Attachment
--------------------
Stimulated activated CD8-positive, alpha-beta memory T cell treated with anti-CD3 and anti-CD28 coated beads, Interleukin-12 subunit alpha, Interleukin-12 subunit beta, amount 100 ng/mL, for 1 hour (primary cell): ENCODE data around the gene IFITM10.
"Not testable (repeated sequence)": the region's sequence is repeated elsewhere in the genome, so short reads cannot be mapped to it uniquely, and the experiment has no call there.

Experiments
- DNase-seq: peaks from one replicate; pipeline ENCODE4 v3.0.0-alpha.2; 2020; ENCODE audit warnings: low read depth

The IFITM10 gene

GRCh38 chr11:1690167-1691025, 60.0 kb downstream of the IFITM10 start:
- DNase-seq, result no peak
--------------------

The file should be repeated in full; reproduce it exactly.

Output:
Stimulated activated CD8-positive, alpha-beta memory T cell treated with anti-CD3 and anti-CD28 coated beads, Interleukin-12 subunit alpha, Interleukin-12 subunit beta, amount 100 ng/mL, for 1 hour (primary cell): ENCODE data around the gene IFITM10.
"Not testable (repeated sequence)": the region's sequence is repeated elsewhere in the genome, so short reads cannot be mapped to it uniquely, and the experiment has no call there.

Experiments
- DNase-seq: peaks from one replicate; pipeline ENCODE4 v3.0.0-alpha.2; 2020; ENCODE audit warnings: low read depth

The IFITM10 gene

GRCh38 chr11:1690167-1691025, 60.0 kb downstream of the IFITM10 start:
- DNase-seq, result no peak